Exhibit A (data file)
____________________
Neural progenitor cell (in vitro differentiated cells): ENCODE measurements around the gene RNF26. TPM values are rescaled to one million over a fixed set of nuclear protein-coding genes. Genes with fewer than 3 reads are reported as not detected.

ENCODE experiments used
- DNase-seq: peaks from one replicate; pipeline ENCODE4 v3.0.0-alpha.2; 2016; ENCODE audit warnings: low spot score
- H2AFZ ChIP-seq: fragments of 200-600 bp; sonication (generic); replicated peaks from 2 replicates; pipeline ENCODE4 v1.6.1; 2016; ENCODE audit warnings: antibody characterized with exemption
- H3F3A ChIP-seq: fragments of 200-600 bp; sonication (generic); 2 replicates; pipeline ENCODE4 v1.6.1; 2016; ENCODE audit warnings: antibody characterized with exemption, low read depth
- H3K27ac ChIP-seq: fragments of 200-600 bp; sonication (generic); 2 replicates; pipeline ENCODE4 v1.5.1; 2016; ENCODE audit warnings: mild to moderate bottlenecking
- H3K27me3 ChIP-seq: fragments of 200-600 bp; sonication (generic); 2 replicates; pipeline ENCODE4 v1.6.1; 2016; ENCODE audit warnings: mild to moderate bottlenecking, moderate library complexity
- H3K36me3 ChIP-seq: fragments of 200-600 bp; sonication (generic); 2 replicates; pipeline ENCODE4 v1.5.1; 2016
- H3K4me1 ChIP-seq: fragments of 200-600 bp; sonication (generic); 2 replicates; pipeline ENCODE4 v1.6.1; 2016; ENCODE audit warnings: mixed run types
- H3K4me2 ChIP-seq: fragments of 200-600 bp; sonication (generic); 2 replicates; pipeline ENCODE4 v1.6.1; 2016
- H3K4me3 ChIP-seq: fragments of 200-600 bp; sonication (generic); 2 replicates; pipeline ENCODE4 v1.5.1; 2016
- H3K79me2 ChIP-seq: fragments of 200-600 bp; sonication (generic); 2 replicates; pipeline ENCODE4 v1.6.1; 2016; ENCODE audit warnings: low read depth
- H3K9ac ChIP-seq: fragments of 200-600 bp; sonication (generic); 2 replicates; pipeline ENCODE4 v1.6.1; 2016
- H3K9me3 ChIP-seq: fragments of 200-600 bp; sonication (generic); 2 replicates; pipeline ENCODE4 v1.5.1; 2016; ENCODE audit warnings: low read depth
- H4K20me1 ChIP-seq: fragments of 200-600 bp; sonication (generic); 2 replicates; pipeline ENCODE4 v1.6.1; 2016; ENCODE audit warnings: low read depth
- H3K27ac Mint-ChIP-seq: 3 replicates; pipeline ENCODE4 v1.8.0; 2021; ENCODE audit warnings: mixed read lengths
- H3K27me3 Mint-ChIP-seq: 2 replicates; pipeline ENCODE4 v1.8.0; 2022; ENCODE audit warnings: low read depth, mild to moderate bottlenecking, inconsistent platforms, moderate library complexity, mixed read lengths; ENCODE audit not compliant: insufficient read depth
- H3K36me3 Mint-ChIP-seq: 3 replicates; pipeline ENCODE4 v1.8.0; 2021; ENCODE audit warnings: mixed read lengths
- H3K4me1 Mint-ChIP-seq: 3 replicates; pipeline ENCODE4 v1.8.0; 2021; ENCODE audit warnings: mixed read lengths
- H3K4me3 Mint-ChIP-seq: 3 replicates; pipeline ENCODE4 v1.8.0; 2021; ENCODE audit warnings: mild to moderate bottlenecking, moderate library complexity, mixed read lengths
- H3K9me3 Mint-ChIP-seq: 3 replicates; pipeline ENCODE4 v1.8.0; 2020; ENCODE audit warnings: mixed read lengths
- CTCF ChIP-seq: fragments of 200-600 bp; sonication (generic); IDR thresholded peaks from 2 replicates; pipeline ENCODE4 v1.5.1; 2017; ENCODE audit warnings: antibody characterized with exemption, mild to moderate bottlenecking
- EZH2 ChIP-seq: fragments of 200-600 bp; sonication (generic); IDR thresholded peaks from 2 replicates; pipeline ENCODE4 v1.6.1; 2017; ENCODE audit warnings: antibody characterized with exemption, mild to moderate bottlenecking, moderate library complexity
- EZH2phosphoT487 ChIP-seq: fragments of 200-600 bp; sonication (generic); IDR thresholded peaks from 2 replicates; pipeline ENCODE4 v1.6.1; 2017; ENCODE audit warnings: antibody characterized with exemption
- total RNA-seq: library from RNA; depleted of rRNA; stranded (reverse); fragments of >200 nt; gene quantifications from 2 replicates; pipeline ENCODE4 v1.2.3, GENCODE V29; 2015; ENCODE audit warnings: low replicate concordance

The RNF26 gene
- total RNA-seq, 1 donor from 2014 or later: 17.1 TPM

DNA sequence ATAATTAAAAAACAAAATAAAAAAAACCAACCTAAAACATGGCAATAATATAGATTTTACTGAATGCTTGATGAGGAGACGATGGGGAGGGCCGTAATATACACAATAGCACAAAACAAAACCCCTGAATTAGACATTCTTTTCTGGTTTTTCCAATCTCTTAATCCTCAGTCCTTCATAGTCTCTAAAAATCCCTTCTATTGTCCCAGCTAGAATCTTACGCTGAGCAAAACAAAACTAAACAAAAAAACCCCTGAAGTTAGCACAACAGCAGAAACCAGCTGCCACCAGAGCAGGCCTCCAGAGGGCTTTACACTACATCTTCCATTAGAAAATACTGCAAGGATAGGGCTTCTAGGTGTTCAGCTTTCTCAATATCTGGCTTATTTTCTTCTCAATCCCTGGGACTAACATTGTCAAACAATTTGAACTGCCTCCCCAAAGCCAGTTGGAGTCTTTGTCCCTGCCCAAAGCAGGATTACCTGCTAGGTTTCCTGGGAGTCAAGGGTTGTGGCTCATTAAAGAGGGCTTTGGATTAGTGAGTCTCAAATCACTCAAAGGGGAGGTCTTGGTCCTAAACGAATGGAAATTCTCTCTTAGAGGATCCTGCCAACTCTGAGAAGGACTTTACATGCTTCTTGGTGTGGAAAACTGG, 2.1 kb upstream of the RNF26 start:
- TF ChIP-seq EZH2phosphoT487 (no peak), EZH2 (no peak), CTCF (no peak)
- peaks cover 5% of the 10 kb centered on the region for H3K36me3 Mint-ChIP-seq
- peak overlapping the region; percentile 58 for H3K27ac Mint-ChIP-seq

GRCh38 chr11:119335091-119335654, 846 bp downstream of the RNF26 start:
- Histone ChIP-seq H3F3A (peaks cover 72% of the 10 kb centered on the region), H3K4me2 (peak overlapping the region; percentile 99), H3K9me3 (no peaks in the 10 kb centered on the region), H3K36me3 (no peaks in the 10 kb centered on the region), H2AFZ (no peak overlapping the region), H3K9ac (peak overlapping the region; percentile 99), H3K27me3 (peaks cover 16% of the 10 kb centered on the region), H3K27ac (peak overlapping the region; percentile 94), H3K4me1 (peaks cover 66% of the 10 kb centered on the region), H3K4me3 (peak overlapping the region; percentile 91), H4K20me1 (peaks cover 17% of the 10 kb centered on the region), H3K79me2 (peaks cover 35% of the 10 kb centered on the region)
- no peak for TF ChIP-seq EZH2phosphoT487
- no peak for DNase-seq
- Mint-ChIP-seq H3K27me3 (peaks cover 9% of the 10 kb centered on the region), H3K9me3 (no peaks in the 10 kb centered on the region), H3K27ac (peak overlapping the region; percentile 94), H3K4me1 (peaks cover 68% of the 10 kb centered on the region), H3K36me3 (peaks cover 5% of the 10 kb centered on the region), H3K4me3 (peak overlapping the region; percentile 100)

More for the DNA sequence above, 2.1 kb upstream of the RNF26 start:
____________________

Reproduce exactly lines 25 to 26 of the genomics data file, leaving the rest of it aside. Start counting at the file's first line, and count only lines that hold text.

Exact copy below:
- total RNA-seq: library from RNA; depleted of rRNA; stranded (reverse); fragments of >200 nt; gene quantifications from 2 replicates; pipeline ENCODE4 v1.2.3, GENCODE V29; 2015; ENCODE audit warnings: low replicate concordance

The RNF26 gene